In an effort to forestall my sermon writing, I picked up a book from the library today that I've been meaning to read through for a while now. I really liked this:
"The Christ story is the story of the presence and power of Jesus of Nazareth in and over the ambiguity of power in human affairs. It tells in word and deed of the liberating limits and the renewing possibilities within which revolutionary promises and passions make room for the freedom to be and to stay human in the world. As the inaugurator of a "new age," the "age to come" in the midst of the "old age" the "age that is passing away," Jesus is a revolutionary, as surely as revolution and humanization, history and fulfillment, are inseparable from one another. The divisive, healing, transfigured, and transfiguring Christ is not to be despoiled as the model of a new humanity because of what has been made of him - pantocratic ruler, spiritual teacher and leader, demogogue, or social idealist. As the model of a new humanity, he involves us in the struggle for a new and human future. The way leads from a politics of confrontation to a politics of transfiguration and the transfiguration of politics."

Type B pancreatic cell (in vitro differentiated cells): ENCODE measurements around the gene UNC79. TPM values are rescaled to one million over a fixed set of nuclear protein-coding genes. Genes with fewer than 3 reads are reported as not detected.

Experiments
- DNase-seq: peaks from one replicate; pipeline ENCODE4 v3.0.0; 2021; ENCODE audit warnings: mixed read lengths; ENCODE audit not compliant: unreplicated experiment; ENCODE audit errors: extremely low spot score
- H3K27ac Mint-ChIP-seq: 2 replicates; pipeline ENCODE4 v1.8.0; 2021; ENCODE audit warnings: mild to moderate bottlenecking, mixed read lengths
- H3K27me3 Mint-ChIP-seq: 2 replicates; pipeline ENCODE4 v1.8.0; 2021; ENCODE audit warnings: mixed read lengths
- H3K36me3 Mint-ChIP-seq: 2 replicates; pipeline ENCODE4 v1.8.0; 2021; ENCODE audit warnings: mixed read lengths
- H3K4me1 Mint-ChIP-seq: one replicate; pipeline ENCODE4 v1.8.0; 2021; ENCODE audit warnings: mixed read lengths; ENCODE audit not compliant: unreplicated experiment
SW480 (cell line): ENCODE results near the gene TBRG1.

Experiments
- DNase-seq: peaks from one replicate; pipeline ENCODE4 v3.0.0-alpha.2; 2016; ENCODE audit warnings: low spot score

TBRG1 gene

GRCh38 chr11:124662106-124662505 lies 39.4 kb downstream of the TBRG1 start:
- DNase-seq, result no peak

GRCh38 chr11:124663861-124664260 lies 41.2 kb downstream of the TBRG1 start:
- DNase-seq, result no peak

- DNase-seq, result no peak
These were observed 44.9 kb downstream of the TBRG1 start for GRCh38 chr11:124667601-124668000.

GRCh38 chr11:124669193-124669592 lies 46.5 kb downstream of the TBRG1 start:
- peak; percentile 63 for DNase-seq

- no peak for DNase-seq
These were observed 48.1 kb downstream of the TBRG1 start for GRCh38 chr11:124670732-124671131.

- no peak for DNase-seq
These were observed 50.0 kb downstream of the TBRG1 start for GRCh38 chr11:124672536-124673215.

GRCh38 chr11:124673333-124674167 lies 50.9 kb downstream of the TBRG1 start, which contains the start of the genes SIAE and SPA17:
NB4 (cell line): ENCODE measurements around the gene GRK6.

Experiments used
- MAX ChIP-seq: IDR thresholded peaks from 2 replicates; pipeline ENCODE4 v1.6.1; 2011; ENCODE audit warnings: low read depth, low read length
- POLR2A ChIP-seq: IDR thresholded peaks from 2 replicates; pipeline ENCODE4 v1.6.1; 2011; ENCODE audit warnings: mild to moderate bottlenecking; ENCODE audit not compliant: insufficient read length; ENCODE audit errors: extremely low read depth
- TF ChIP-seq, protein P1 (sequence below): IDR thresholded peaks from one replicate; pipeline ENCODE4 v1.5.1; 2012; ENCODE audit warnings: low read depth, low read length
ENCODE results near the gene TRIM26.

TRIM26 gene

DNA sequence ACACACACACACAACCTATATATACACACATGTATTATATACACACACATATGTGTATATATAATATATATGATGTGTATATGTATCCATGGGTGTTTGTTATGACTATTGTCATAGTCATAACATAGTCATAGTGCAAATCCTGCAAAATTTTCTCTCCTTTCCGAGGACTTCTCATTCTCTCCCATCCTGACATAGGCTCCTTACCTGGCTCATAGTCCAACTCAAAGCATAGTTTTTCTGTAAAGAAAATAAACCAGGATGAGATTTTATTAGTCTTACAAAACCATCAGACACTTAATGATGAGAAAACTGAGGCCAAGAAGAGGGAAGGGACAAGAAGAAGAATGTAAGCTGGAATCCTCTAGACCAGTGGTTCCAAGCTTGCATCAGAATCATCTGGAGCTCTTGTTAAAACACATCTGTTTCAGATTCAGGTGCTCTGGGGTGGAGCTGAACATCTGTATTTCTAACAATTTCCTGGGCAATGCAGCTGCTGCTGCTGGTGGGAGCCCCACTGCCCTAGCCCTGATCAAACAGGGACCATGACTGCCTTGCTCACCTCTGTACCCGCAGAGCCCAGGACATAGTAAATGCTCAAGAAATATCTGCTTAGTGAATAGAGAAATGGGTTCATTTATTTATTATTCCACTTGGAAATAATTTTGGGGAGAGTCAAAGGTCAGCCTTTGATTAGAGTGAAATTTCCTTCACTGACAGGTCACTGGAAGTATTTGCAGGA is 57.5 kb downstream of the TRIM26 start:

- Paul Lehmann, The Transfiguration of Politics, 20.
I'm still working out what it means that Jesus "involves *us* in the struggle for a new and human future" without falling into some sort of understanding that human action brings about "the age to come" while we live in the midst of "the age that is passing away" despite the fact that the "new age" has already been inaugurated by Christ alone. Lehmann says that revolution is "the lifestyle of truth" and nothing short of revolutionary action (whatever that might mean or look like, I don't know) is precisely what it means to "do" the truth according to the Gospel of John (5). So what does it mean to live in this way while still recognizing the distinction between divine and human action? I'm hoping he might answer some of these questions as I continue reading.